Sunday, October 31, 2010

End of season inventory at Kennedy School

Last winter I remember drawing inspiration from watching how the plants at the Kennedy School Gardens responded to the weather. In anticipation of another “difficult” winter I thought it may be prudent to check out what’s growing now (and how they look), for comparison come January, February and beyond. And please note if you see a “?”…my i.d. is just a slightly educated guess…

Perhaps a Beschorneria?
A couple of Squid Agaves (Agave bracteosa). I watched at least one of these sail through the winter cold with no problem. I went ahead and planted one in my garden. We’ll see.
Sedum palmeri, they've planted a lot of this.
Maybe a Puya? Or a young Dasylirion?
Yucca linearifolia?
And I think perhaps Festuca punctoria (?) with more Sedum palmeri.
I believe this is an Agave toumeyana, one of the few kinds of Agave that made it through last winter in my garden.
I guess Agave gentryi “Jaws” but it could also be a few others.
Manfreda undulata 'Chocolate Chips.'
An Opuntia variety.
I can get confused between Agave parryi and Agave ovatifolia, especially when they're small, but I think this is A. parryi? It's a beauty.
So maybe then this is Agave ovatifolia?
And this a Yucca rostrata, I believe.
I’m guessing an Agave americana? I’m also starting to think I should have just posted pictures and not tried to identify any of them, this is getting ridiculous with all my question marks! I don’t want to mistakenly identify something and have it be wrong, if anyone wants to go out on a limb and agree or disagree with me please do! And Eric (the Kennedy School gardener extraordinaire) if you happen to be reading please share your knowledge!
This one I know! Manfreda macho mocha.
Dasylirion?
Euphorbia stygiana or Euphorbia mellifera? I planted an E. mellifera early this spring that I picked up at Garden Fever for a song (it was on it’s last leg). Mine is looking good and I’m praying it survives, I know they can be on the border of hardy even in a good year.
I love it when the prickly pears get a tinge of purple to them!
Leaving KS and heading towards home I encountered a mass of what I instantly thought of as hoverflies, as they were just hovering in the air (thus my identification, my knowledge of the insect world is pretty pathetic) can you see them?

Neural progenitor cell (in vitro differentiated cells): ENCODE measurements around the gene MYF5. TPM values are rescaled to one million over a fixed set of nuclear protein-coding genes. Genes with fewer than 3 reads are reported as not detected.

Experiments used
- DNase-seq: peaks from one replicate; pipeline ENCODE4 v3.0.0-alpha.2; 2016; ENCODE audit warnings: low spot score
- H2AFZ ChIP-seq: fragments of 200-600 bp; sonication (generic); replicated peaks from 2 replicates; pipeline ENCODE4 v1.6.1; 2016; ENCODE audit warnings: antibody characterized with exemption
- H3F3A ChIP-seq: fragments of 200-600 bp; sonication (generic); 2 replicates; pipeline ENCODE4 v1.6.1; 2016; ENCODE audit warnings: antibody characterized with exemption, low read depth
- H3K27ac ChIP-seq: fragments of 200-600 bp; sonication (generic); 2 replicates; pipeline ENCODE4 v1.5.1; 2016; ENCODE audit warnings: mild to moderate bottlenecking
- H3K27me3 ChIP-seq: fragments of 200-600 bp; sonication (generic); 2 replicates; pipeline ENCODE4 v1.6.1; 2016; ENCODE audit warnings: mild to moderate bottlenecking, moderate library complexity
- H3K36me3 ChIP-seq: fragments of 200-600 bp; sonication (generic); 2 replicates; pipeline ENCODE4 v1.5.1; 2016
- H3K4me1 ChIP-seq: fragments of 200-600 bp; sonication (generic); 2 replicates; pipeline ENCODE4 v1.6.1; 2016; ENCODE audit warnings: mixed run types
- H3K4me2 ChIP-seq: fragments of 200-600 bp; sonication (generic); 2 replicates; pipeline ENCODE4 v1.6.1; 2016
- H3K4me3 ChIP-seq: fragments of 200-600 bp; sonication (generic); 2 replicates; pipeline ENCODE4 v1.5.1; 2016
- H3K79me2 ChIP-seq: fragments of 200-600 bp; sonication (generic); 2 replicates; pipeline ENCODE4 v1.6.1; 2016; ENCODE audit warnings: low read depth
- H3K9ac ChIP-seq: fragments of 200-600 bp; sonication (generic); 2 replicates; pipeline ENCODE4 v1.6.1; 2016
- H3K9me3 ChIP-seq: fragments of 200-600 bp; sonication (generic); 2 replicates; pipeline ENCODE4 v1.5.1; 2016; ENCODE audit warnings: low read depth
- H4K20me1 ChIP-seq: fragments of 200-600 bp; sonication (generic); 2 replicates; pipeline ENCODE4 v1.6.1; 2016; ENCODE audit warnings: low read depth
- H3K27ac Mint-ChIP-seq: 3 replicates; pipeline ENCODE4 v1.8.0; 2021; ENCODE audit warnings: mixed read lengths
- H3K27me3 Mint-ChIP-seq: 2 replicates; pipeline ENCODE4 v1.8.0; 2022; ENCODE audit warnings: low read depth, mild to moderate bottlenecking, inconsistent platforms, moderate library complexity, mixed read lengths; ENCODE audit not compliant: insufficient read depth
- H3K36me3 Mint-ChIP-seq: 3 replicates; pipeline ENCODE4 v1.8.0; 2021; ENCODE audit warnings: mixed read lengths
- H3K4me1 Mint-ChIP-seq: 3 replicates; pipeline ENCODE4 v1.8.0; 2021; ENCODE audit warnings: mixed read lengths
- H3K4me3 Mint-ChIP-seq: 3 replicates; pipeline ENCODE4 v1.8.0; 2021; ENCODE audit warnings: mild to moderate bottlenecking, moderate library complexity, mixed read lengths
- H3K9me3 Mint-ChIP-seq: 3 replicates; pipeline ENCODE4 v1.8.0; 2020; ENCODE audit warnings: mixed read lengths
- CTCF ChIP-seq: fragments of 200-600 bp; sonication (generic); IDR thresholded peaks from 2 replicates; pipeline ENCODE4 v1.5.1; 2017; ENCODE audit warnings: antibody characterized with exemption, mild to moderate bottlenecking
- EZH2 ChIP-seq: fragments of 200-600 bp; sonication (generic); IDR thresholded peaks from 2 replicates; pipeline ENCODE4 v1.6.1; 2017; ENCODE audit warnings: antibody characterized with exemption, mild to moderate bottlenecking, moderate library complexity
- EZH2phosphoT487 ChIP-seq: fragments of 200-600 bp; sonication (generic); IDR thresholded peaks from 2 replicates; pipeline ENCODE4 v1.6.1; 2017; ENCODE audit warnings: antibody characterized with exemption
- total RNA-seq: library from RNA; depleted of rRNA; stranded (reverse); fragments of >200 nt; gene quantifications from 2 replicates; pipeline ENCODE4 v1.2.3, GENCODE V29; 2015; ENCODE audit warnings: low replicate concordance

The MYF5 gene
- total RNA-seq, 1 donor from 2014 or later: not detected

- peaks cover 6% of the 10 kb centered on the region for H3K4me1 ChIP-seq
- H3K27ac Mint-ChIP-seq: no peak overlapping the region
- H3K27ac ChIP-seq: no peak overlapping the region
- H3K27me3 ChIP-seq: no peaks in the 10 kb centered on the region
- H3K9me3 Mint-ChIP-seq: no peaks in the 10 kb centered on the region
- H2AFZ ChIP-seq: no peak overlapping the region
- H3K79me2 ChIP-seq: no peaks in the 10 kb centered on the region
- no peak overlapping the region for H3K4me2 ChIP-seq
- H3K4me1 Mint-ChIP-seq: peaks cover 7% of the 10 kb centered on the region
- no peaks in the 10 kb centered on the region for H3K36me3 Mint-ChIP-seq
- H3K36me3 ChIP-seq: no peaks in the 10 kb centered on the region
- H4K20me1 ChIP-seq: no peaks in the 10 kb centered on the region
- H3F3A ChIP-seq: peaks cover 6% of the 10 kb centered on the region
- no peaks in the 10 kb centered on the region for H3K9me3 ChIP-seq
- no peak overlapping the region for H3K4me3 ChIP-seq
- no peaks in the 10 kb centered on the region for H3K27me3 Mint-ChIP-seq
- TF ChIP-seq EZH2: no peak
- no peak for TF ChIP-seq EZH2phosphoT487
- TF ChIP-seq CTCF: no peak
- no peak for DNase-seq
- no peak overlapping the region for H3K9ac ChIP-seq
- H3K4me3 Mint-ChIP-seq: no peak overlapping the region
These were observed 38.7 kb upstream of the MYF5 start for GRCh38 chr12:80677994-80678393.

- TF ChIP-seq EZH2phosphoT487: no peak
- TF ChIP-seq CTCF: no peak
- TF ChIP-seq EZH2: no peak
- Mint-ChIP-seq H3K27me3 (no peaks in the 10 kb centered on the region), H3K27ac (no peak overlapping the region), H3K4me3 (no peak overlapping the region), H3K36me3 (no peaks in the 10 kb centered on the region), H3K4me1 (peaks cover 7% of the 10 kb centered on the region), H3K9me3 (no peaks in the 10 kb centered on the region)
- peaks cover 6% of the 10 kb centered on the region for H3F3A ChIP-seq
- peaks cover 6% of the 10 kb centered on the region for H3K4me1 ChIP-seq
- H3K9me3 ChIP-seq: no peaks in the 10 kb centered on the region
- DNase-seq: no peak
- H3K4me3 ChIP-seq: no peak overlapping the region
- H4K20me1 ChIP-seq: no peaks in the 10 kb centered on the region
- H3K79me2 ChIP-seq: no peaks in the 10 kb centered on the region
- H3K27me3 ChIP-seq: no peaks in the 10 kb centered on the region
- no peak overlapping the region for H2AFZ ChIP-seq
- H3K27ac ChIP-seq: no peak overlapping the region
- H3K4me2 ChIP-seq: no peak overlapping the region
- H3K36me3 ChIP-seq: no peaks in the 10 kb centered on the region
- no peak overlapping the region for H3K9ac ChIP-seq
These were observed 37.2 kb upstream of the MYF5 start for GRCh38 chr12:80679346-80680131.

The end. (I love a sunny fall day).

6 comments:

  1. McMinneman's must have different gardeners for each of their venues. We walked by the one in St Johns last night and it couldn't be more different. Glad you got out to enjoy the weather...hah! good you didn't put it off til today.

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  2. I love the metal elements in the garden. I tried using rebar for planting support this year and my wife hated it. My mother-in-law is convinced our children will impale themselves on it.

    It looks like you follow this garden the way I follow the Chinese Garden. I work a few blocks away and I try and get in at least once a week to follow what's going on with all my favorite plants.

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  3. That's a surprising number of succulents that will tolerate your winters. I guess I'm just used to living with the real wimps of the succulent world that don't like any temperatures that starts with the numeral 2.

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  4. What a fantastic garden! I've heard this winter will be brutal. I wonder what will be lost this year :(

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  5. ricki, I believe they do. Actually I took those pictures over a week ago. Just slow to get them up. Yesterday was crazy wasn't it? So warm but windy...and then of course the rain.

    gnomicscience, yes somehow rebar and kids does seem like a dangerous combination, not that it would stop me. And good comparison to the the Chinese Garden for you, so true. I wish I managed to get myself there more often. I should look into purchasing a membership.

    James, unfortunately I don't think they'll all tolerate this winter. Some are new plantings this summer and I'm eager to see how they do. Several of their Agaves turned to mush last winter, along with a Manfreda.

    Laura, the rumors are circulating aren't they?

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  6. Picture 6 looks like a Puya, and the Dasylirion looks to be D. wheeleri.

    Fascinating to me how your different climate affects the Agave's appearance. The foliage is more opened up, I guess to get more sunlight to the leaf bases(?). Here with more sunlight they close up. I see that more opened shape also in shadehouse-grown baby Agaves.

    The small A. parryiis and ovatifolia are similar, they baffle me too.

    Thanks for the garden tour!

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